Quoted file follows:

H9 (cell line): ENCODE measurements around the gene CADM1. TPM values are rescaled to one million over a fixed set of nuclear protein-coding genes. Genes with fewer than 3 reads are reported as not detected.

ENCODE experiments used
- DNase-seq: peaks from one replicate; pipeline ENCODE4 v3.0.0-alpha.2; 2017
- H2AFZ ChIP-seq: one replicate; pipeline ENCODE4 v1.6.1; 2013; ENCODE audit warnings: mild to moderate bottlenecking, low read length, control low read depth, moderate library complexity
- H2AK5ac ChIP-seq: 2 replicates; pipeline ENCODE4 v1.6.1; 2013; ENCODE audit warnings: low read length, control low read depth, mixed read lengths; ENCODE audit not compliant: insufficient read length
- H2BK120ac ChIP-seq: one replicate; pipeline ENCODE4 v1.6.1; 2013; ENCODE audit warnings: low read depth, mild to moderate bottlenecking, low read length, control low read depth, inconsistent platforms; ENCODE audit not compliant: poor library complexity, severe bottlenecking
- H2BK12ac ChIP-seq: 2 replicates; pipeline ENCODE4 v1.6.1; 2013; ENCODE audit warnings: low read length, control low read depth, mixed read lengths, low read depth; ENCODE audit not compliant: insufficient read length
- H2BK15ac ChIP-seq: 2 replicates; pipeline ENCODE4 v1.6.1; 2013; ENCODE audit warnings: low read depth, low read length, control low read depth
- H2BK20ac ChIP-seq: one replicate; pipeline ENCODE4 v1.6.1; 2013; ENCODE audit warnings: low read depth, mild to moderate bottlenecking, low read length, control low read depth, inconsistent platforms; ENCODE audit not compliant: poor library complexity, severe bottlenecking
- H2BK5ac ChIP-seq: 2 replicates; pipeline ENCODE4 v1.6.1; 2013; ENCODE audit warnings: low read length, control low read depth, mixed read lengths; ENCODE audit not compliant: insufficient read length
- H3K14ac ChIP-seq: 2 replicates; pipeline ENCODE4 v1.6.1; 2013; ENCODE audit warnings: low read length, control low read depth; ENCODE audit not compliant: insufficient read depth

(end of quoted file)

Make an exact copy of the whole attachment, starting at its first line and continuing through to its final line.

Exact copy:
H9 (cell line): ENCODE measurements around the gene CADM1. TPM values are rescaled to one million over a fixed set of nuclear protein-coding genes. Genes with fewer than 3 reads are reported as not detected.

ENCODE experiments used
- DNase-seq: peaks from one replicate; pipeline ENCODE4 v3.0.0-alpha.2; 2017
- H2AFZ ChIP-seq: one replicate; pipeline ENCODE4 v1.6.1; 2013; ENCODE audit warnings: mild to moderate bottlenecking, low read length, control low read depth, moderate library complexity
- H2AK5ac ChIP-seq: 2 replicates; pipeline ENCODE4 v1.6.1; 2013; ENCODE audit warnings: low read length, control low read depth, mixed read lengths; ENCODE audit not compliant: insufficient read length
- H2BK120ac ChIP-seq: one replicate; pipeline ENCODE4 v1.6.1; 2013; ENCODE audit warnings: low read depth, mild to moderate bottlenecking, low read length, control low read depth, inconsistent platforms; ENCODE audit not compliant: poor library complexity, severe bottlenecking
- H2BK12ac ChIP-seq: 2 replicates; pipeline ENCODE4 v1.6.1; 2013; ENCODE audit warnings: low read length, control low read depth, mixed read lengths, low read depth; ENCODE audit not compliant: insufficient read length
- H2BK15ac ChIP-seq: 2 replicates; pipeline ENCODE4 v1.6.1; 2013; ENCODE audit warnings: low read depth, low read length, control low read depth
- H2BK20ac ChIP-seq: one replicate; pipeline ENCODE4 v1.6.1; 2013; ENCODE audit warnings: low read depth, mild to moderate bottlenecking, low read length, control low read depth, inconsistent platforms; ENCODE audit not compliant: poor library complexity, severe bottlenecking
- H2BK5ac ChIP-seq: 2 replicates; pipeline ENCODE4 v1.6.1; 2013; ENCODE audit warnings: low read length, control low read depth, mixed read lengths; ENCODE audit not compliant: insufficient read length
- H3K14ac ChIP-seq: 2 replicates; pipeline ENCODE4 v1.6.1; 2013; ENCODE audit warnings: low read length, control low read depth; ENCODE audit not compliant: insufficient read depth